When Detective Inspector Joseph Rafferty visits his local pub for a quick drink, he’s looking to forget his troubles, not add to them. His ex-fiancée Abra is still refusing to talk to him, and he’s fast losing hope of a reconciliation. But Rafferty is not destined to enjoy his drink in peace. Because a man is found dead – stabbed in the pub’s car park – and a preoccupied Rafferty is to lead the investigation.

What at first appears to be an open and shut case quickly becomes a lot more complex. The witnesses all plead alcohol-induced amnesia, and Rafferty’s habitually cautious sidekick, Sergeant Dafyd Llewellyn, isn’t helping either—casting doubt on all of Rafferty’s conclusions.

And as Rafferty wrestles with the case, he also has to wrestle with Abra’s determination to avoid their problems. Soon, he is in despair on both counts…

The twelfth book in the quirky, not quite so Traditional British mystery series. 











Posted on

FREE! DEAD BEFORE MORNING #1 in my 15-strong Rafferty and Llewellyn series

Just to let you know that DEAD BEFORE MORNING, the first in my 15-strong Rafferty & Llewellyn police procedural series, is now FREE! (only in the UK so far; I hope to persuade Amazon to price-match in other countries also, but no luck so far).

#1 in series
#1 in series

I expect to keep it free for the foreseeable future so you can have an introduction to my work. I f you like British procedural series that have a quirky take on family life and police work it could be worth your while to download it.

Brit DI Joe Rafferty, working-class lapsed Catholic, is cursed by coming from a family who think — if he must be a copper — he might at least have the decency to be a bent one.

FREE #1 in series:


And, if you like Tudor Biographical Historical Fiction, don’t forget that Reluctant Queen: The story of Mary Rose Tudor, the Defiant Little Sister of Infamous English king, Henry VIII, is a Goodreads Giveaway until 30 April 2014, with the chance to win one of ten copies of the pb edition.

‘A very readable account of a fascinating woman who dared to stand up to Henry VIII and survived. It is thoroughly researched, admirably written and the author’s love of the Tudor period shines through.’


Here’s the link to the Goodreads Giveaway page for the book:

I’ve just returned from a week’s holiday in Venice. Beautiful place, but oh, those endless steps over the canals! My weary, couch potato legs proved unable for the challenge (an inability not improved when I decided to put myself on a starvation diet for the duration after checking out the restaurant prices). I had to keep taking a rest on the bottom steps and hope some great, gallumphing, fellow tourist didn’t stand on me!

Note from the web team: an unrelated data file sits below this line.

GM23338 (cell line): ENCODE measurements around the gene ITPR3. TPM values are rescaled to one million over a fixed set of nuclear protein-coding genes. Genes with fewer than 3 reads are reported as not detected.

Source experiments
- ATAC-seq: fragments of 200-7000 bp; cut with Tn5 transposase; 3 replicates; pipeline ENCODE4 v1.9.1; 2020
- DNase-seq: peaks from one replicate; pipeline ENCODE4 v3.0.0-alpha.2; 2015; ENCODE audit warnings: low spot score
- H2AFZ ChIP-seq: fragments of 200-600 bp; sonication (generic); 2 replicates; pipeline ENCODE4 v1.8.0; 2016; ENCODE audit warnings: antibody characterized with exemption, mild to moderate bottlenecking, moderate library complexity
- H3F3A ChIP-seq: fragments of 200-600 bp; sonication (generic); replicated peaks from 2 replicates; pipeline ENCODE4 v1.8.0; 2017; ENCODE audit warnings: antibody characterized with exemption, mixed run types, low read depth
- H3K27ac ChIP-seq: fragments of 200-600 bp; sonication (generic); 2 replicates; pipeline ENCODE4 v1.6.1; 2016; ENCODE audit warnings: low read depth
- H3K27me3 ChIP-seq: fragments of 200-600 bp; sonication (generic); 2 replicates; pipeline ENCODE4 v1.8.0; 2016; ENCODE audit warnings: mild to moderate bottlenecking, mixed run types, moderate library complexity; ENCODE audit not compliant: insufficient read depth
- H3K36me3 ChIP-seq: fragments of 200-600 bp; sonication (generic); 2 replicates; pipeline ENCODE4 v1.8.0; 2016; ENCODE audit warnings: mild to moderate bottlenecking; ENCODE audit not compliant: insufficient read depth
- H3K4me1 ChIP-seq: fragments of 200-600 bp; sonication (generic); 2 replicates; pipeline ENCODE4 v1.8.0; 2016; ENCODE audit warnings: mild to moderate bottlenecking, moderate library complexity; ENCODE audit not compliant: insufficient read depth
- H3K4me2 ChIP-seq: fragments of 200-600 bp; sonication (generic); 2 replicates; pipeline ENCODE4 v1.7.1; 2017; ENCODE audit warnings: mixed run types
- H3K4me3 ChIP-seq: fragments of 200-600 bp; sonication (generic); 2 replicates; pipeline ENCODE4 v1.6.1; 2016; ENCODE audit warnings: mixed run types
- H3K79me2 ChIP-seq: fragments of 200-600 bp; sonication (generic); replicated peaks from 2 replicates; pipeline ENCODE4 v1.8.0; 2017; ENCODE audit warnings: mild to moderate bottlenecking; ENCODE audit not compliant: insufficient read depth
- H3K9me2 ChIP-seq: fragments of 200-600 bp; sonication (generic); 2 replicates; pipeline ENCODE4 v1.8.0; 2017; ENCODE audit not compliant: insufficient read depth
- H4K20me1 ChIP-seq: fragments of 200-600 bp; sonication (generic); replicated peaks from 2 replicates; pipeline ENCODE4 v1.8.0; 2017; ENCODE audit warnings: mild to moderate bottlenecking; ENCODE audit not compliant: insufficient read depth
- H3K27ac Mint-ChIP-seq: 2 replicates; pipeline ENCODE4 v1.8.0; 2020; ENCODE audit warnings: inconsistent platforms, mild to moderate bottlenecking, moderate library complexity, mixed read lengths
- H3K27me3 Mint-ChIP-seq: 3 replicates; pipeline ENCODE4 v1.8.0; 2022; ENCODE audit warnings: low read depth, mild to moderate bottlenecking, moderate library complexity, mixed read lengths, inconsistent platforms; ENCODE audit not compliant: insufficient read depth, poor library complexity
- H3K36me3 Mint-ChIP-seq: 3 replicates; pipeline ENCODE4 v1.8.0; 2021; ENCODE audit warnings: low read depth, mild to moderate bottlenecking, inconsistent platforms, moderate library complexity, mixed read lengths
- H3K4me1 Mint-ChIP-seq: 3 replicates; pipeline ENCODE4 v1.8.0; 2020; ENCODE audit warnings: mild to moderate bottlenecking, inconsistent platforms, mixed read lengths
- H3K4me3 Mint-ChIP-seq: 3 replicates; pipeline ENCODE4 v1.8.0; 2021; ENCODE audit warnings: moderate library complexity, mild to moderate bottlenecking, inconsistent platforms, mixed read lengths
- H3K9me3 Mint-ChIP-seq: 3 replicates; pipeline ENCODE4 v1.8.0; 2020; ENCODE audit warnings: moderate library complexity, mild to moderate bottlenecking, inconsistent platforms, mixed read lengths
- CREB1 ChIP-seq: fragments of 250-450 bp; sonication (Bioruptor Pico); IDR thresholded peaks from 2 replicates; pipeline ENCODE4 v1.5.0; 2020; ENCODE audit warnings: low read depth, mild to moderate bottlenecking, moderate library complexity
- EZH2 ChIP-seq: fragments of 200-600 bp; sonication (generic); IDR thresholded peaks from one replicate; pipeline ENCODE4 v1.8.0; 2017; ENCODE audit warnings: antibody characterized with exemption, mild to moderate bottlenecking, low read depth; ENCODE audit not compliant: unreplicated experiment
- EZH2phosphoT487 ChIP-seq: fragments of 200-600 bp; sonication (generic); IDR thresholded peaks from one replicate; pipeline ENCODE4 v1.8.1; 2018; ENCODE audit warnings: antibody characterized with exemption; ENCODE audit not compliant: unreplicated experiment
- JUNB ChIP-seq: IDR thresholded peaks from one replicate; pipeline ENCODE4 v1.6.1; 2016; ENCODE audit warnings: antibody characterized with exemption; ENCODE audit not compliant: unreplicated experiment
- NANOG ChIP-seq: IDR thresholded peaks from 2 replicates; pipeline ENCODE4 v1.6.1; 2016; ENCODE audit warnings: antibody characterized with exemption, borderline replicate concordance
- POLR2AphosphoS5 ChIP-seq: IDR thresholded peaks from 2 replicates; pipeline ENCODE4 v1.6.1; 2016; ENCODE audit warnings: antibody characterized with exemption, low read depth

Posted on


Why free? Because you get reviews (good, bad, indifferent). And reviews sell books. That’s what we all hope, anyway!

 If you would like a FREE copy of DEATH DUES #11 in the Rafferty and Llewellyn procedural series (more cozy than noir), in exchange for an honest review, check out my StoryCartel Book Page:


REVIEW ‘Lively and fun, with absorbing interplay between DI Joe Rafferty and sidekick Sgt Llewellyn. Replete with strong protagonists, infused with British atmosphere, and filled with intrigue and personal concerns alike, Death Dues is a fine detective saga.’ D DONOVAN, eBOOK REVIEWER, MIDWEST BOOK REVIEW

 GEvans_DeathDues (2)


When one John ‘Jaws’ Harrison is found with his skull caved in, in an alleyway backing on to rundown Primrose Avenue while on his way to collect debt repayments from the residents, Rafferty and his intellectual partner, Sergeant Dafyd Llewellyn, imagine the case will be easily solved. Armed with a list of local debtors, they begin their investigations. But they hadn’t counted on the conspiracy of silence amongst the residents — most of whom had good reason to want Jaws dead.

 Rafferty is forced to make some unorthodox decisions and stretch his intuitive powers to breaking point to find the solution.



Chapter One

Detective Inspector Joe Rafferty riffled through the quotes from caterers and venues, photographers and florists, and thought, Why so expensive? It’s only a wedding, not the Second Coming.

When he’d proposed to Abra the previous Christmas, he’d been astonished that she’d said yes. His beguiling, spirited Abra could have married anyone, yet she’d chosen him. He’d wafted around in a rose-pink cloud for days. Then it had been all hearts and roses. But now the cold reality of a modern wedding hit him in the face with the force of a frozen kipper.

He ran a hand over his unruly auburn hair and muttered under his breath, ‘I can feel my credit cards wincing from across the hall.’ And he hadn’t even looked at the honeymoon brochures yet.

Abra reached across the breakfast table, took his face in her hand and forced an involuntary pucker. But she didn’t kiss him. Instead, she said, ‘You won’t be a tightwad about it, will you, Joe? We don’t want a hole-in-the-corner wedding. People will say we’ve something to hide.’

With no kiss forthcoming, Rafferty eased his head out of her grasp, picked up the stack of papers and let them drop again. ‘If we fork out for what this lot are charging, we will have something to hide. Us! From friendly, neighbourhood bailiffs.’

Abra tossed her chestnut hair. She slid around the table onto his lap to poke him slyly in the ribs. ‘Aren’t I worth it, then, love?’

He buried his face in her long hair and breathed in its just-washed lemon scent. ‘Of course you’re worth it, my little peach melba. But I’m not Rockefeller. Only a humble copper still paying off the re-decoration of the flat.’

‘That’s another thing.’ She gave him a lingering kiss which put him on his mettle, before she said, ‘I think we ought to sell this place and buy a house.’

‘But we’ve only just decorated,’ he protested. ‘All the new furniture!’

‘Exactly. That’s the most sensible time to sell. When the flat’s looking its best.’

‘I’d prefer to enjoy it looking its best myself,’ he said, disgruntled. ‘Anyway, I thought we were discussing the wedding, not moving home. Isn’t getting married big enough?’ It’s certainly stressful enough, he thought.

‘Where’s your ambition?’ she challenged. Then immediately softened. ‘Sorry, love. I’m being mean. But try to look at it from my point of view, Joe. This flat’s not mine, and it never will be. I want a place that we’ve chosen together. A place that’s ours. Is that so unreasonable?’